Journal Article

Inequalities in maintenance of health and performance between young adult women and men in higher education

Jesper Löve, Lotta Dellve, Mats Eklöf and Mats Hagberg

in The European Journal of Public Health

Published on behalf of European Journal of Public Health

Volume 19, issue 2, pages 168-174
Published in print April 2009 | ISSN: 1101-1262
Published online January 2009 | e-ISSN: 1464-360X | DOI: http://dx.doi.org/10.1093/eurpub/ckn131
Inequalities in maintenance of health and performance between young adult women and men in higher education

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  • Public Health and Epidemiology
  • Economics of Health
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Background: Because of ageing populations, most high-income countries are facing an imminent scarcity of labour. Maintenance of health and performance in young adults therefore becomes a crucial prerequisite for sustainable societies. One major obstruction to this accomplishment is the striking health inequalities between young women and young men. Previously these inequalities have mainly been studied in a cross-sectional way, focusing on ill-health. In this study, we compared the prevalence of maintained health and performance between young adult women and men and the predictors for this outcome. Methods: The cohort consisted of 1266 participants from a homogenous sample of university students in Sweden. A combined assessment of self-rated ‘very good’ health and un-impaired performance took place at three time points (i.e. maintained health and performance). Potential predictors covered stable conditions in health-related behaviours, conditions at work/school and work-home interference. Results: Young women had less maintained health and performance than young men. No major differences in predictors were found. However, there was a tendency for psychosocial factors to be the most important predictors, especially in women. Conclusions: That young women had less maintained health and performance in a homogenous sample beyond well-known differentiating factors suggests explanations other than observable structural differences between the sexes. This was also indicated by the importance attached to perceived demands, and work-home interference, especially in women. The combination of less scheduled, and more unscheduled, schoolwork (i.e. time-flexibility) negatively affected the maintenance of health and performance in our study population, suggesting a focus for future studies.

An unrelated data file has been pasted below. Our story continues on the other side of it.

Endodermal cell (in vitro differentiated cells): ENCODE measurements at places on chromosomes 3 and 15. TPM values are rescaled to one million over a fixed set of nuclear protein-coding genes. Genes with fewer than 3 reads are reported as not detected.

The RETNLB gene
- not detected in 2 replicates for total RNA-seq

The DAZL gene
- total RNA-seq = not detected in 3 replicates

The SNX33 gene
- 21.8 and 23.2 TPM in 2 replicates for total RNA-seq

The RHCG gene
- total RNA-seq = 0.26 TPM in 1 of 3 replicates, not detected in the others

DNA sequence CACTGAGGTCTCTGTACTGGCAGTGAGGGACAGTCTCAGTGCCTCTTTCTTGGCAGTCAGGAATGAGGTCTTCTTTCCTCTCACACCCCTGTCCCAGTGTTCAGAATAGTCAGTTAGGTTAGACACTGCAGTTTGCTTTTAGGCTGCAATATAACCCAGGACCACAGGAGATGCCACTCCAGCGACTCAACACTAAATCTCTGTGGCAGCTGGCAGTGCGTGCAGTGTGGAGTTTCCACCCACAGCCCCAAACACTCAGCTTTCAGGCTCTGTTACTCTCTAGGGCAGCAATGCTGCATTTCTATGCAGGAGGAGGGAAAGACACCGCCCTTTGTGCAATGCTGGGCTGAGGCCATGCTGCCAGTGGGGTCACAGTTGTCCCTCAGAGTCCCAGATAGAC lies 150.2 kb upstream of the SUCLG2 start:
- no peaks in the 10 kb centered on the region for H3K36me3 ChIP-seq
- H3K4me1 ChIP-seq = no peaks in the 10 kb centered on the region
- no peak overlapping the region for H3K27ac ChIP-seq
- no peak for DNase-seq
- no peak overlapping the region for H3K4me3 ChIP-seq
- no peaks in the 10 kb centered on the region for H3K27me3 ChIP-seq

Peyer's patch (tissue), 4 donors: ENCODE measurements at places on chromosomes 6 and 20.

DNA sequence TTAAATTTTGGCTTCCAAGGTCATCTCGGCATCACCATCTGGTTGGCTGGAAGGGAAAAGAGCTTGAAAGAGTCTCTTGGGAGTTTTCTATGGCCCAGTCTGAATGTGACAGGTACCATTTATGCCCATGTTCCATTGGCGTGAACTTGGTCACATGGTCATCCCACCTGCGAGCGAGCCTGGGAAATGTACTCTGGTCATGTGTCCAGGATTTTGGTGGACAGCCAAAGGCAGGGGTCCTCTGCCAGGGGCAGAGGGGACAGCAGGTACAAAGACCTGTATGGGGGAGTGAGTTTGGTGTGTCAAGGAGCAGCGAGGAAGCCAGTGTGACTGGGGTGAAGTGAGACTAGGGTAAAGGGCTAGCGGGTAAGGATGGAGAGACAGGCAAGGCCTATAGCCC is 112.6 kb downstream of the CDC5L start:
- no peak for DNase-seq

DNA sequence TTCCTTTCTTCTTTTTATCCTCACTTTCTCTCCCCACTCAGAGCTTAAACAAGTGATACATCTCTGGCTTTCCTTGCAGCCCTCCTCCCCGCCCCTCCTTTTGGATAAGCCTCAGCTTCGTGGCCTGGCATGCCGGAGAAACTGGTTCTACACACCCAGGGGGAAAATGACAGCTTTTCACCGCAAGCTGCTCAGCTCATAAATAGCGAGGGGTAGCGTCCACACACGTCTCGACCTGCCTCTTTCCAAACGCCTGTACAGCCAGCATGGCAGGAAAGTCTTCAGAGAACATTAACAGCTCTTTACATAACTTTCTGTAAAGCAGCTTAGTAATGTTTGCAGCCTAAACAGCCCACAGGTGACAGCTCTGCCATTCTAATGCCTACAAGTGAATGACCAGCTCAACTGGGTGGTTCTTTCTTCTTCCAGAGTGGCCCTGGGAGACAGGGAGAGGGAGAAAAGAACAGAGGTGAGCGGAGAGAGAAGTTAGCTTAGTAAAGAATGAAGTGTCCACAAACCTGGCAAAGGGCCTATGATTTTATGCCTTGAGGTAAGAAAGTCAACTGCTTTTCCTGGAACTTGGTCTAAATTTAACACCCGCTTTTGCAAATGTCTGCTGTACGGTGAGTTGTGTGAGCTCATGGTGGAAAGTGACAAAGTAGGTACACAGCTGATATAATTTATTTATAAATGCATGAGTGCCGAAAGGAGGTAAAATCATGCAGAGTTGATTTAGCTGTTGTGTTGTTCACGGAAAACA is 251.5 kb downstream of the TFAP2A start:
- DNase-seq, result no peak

Keywords: gender; health inequalities; performance; positive health; well-being

Journal Article.  5162 words.  Illustrated.

Subjects: Public Health and Epidemiology ; Economics of Health ; Health, Illness, and Medicine

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